What are Calories Part 2

So last time, in the guise of addressing the emails of an Internet crazy person and his assertion (so far as I can tell) that since calories are not an actual physical thing, the calorie model of body weight is not valid.  I addressed a ton of different issues related to the concepts of calories.  This included what they are, how they are measured, some serious pedantry regarding vocabulary and what they ultimately represent.  The overall summary of what I wrote there is that while it is true that calories are not a physical entity (i.e. I can’t hand you a bottle of calories), they are valid in that they represent a defined measurable quantity (the generation of heat) related to how something that is real (i.e. food or nutrients) is metabolized within the body.

Basically calories, like other concepts such as watts or horsepower, are a semantic proxy for something that does exist.  And while our language is imprecise it is the height of semantic stupidity to dismiss the concept based on that imprecise language.  No, we do not “eat” calories, we eat food.  Said food being metabolized in such a way as to produce heat which can be measured and defined in terms of calories.

So what does this all mean in terms of the calorie or energy balance model of bodyweight?  Well, that’s what I want to talk about today.  Some of this will tread the same ground as my article on Energy Balance and I’ll try to only summarize some of those concepts since the details can be found there.

Calorie/Energy Balance: Part 1

At the most basic level, we often talk about calorie balance which represents the difference between calorie intake (from food) and calorie expenditure (from a variety of components such as Resting Metabolic Rate, Activity and others).  If calorie intake exceeds calorie expenditure, we gain weight/fat (I’ll explain this momentarily).  If calorie intake matches calorie expenditure, no change occurs.  If calorie intake is lower than calorie expenditure we lose weight.   More technically we state that

Calorie Expenditure – Calorie Intake = The Change in the Energy Stored in the Body

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What are Calories Part 1

If I haven’t been as consistent with updates beyond endless podcasts, it’s because I sustained a major lower body injury (broken fibula and two torn ligaments) about 12 weeks ago and, let’s just say, my head hasn’t quite been in it.   I’ll write about that eventually to detail what happened and my recover but for today, I want to do a piece that I’ve wanted to write for a while.

Now, there are a lot of crazy people on the Internet.  Sometimes I have even been one of them.  But this article is about a different kind of crazy person.  I won’t name him since I don’t believe in giving crazy publicity or even acknowledging them by name but he sends myself and others in the field relentless numbers of all caps insane emails.  He’s a complete nutjob.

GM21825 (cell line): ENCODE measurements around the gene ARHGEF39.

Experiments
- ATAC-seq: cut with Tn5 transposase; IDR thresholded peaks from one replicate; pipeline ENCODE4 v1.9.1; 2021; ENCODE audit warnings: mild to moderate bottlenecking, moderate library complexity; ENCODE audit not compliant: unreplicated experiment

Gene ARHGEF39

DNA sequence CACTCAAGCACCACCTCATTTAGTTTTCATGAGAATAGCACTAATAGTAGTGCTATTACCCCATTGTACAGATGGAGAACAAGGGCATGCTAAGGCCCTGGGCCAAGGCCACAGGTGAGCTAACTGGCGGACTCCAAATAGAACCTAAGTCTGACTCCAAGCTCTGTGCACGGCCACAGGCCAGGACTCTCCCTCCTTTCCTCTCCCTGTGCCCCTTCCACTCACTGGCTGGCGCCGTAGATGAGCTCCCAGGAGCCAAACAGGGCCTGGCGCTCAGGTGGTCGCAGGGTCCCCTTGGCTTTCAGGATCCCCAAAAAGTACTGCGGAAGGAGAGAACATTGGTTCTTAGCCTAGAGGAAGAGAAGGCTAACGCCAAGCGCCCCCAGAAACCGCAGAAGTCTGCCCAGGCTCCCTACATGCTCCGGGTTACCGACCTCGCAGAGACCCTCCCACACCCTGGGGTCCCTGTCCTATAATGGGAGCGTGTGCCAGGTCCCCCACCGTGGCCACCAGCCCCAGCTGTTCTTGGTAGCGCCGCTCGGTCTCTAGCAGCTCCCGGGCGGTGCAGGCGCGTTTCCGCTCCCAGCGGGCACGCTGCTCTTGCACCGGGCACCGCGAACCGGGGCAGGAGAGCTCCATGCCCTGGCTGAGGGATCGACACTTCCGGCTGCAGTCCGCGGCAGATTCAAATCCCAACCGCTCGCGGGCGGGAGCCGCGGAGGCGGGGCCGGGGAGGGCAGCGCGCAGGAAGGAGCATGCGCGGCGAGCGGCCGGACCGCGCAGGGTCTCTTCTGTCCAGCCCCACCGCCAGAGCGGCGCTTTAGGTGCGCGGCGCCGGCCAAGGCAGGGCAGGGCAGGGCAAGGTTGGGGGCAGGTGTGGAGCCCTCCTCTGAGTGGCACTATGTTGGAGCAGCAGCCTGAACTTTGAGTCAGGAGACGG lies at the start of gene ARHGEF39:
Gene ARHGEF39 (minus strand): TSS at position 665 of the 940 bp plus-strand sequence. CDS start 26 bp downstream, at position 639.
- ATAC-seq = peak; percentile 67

In the most general sense, he’s one of the deniers of energy balance and Calories In Calories Out (CICO) as it pertains to body weight and body composition.  It’s the typical bs although his newest insanity is how calories not an actual thing that exists and, by some sort of extension I guess, that the calorie model of changes in body weight is incorrect for that reason.  That is, since calories doesn’t exist, they can’t explain the changes that occur in terms of bodyweight or body fat.

Now, in one sense, this crazy person is actually correct: calories are not a thing in the sense of physically existing in this universe.   I can’t put a calorie in your hand, I can’t feed you a plate of calories per se (and that will make sense in a moment), I cannot show you a physical object that is a calorie.  I could do those things with, say, a quarter or an apple.  I can’t do it with calories.

But does that make him right about the rest of it?  Would I be writing this article if it did?

What are Calories: Part 1

This crazy person’s mistake, well one of them anyhow, is in assuming that anyone has ever claimed that a calorie is a physical object in the first place.  It’s just a weird strawman that exists only in his mind.    And that is because a calorie isn’t a physical object. Rather it’s a defined measurement.  Specifically it is a measurement of heat.  Even more specifically:

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Does the EC Stack Stop Working

Last week, I answered a Q&A about ephedrine and caffeine (the EC stack) and how long it can be used.  And in that piece I made a throwaway/unexplained statement of:

I do mean that this is unusual in that most drugs lose, or at least appear to lose, their effect over time (it’s a little more complicated than this but I’ll save my explanation of this statement for next week or something).

I also presented data showing that this is actually absolutely not the case, that EC clearly not only continues working in the long-term but, for some reason, becomes more effective over time.  And this goes against what is most commonly believed about not only EC (with claims that it stops working, usually based on the fact that the side effects are no longer felt) but with almost all dieting drugs (including the big pharmaceutical ones).   This is true whether they work through metabolic effects (i.e. by increasing energy expenditure) or decreasing appetite (as most pharmaceutical drugs to date have done).  Most seem to generate about a 10% weight loss and that’s it.  They “stop working”.  Or do they?